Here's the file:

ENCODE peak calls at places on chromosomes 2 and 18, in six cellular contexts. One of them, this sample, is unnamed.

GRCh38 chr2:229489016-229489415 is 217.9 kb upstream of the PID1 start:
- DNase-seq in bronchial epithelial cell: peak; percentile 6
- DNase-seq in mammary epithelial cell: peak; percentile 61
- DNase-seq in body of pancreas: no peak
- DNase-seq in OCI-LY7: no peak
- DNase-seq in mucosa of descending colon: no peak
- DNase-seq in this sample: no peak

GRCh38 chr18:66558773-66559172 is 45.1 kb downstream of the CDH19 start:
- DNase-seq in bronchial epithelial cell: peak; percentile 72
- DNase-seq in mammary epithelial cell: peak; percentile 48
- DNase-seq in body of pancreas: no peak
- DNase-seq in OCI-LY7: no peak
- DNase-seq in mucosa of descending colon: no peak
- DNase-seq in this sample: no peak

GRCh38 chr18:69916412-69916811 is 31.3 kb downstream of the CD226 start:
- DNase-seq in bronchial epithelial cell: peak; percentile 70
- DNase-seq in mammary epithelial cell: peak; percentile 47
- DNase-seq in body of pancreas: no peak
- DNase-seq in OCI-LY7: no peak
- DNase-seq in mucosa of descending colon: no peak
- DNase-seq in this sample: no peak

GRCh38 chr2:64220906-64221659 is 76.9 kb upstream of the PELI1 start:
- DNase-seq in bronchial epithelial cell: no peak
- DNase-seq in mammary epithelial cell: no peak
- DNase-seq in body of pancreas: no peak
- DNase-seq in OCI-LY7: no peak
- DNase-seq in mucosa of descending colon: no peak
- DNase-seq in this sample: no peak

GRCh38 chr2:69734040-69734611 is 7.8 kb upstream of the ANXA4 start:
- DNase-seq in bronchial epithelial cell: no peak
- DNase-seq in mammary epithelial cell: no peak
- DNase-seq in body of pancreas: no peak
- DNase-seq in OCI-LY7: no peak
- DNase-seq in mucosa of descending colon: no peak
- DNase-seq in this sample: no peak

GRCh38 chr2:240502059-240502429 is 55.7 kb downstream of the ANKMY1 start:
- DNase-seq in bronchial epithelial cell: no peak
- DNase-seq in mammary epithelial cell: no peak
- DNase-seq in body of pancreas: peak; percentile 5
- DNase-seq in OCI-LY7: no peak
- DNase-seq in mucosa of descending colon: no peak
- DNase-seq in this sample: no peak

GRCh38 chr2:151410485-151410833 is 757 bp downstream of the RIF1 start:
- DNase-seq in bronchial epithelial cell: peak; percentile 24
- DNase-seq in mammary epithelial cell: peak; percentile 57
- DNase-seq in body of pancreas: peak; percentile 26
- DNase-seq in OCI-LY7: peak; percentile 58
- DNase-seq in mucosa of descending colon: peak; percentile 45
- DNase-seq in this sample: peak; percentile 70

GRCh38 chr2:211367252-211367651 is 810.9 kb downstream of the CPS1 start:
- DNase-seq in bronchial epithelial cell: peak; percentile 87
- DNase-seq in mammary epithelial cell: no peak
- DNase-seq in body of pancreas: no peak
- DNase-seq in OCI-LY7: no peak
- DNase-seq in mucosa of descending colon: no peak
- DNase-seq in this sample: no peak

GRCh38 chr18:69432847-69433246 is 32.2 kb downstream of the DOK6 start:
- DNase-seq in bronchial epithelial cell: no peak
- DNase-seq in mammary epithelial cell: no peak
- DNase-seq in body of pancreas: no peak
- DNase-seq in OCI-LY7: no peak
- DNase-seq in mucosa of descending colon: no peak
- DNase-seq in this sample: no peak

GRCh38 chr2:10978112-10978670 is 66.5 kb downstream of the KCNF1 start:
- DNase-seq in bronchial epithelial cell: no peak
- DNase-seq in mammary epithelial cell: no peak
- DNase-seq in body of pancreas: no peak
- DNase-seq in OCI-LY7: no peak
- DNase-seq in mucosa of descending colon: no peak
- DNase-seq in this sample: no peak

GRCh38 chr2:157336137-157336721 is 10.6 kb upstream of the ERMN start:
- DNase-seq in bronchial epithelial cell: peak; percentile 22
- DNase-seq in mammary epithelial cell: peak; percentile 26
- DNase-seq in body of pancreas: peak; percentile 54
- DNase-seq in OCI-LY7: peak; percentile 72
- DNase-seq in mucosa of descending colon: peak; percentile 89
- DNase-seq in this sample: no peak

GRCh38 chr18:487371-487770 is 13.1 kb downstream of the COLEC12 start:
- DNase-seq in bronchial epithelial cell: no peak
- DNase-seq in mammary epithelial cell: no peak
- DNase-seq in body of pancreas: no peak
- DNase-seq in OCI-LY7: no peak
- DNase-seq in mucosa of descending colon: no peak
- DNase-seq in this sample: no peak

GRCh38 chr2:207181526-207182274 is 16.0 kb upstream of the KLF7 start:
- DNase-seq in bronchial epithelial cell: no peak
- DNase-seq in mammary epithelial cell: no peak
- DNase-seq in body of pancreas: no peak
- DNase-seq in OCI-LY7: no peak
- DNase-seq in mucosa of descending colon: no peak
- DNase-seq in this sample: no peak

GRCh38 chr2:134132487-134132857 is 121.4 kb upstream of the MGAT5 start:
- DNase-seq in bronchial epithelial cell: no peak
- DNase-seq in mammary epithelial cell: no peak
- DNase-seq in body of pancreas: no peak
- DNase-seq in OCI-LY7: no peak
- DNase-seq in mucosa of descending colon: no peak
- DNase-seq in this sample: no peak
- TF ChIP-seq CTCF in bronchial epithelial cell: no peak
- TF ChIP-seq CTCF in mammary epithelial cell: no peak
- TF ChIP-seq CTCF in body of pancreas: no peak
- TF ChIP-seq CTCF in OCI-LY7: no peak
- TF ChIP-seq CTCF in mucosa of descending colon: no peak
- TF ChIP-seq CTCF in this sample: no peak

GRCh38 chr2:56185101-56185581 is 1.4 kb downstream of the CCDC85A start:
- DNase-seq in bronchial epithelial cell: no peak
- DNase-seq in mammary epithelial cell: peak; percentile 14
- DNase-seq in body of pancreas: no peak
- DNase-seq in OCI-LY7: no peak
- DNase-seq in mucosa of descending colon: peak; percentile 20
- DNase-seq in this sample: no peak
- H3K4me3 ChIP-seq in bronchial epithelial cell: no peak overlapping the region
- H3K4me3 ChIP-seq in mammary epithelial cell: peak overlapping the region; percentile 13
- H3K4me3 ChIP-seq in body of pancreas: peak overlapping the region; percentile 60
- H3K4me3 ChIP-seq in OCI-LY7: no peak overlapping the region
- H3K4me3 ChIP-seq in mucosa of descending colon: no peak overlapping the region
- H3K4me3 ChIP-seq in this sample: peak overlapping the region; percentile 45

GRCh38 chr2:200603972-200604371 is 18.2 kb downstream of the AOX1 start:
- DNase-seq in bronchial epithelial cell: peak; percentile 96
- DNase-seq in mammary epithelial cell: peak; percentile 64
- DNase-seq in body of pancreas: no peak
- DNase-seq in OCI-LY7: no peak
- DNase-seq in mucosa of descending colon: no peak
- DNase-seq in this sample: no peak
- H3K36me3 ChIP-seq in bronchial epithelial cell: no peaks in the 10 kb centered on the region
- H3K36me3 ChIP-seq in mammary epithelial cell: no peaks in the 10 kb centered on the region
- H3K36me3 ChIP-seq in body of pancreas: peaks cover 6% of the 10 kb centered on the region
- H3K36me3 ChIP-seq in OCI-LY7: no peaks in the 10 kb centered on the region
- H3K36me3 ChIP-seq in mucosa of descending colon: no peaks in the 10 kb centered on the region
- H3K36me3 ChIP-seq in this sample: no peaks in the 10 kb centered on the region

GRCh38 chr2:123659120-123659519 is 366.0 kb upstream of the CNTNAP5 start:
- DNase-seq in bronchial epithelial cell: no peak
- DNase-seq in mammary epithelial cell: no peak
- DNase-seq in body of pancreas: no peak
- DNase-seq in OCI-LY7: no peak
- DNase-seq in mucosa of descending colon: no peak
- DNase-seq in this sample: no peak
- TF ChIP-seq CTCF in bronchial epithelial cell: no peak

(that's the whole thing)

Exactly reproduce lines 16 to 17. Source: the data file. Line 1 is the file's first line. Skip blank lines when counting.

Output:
GRCh38 chr18:69916412-69916811 is 31.3 kb downstream of the CD226 start:
- DNase-seq in bronchial epithelial cell: peak; percentile 70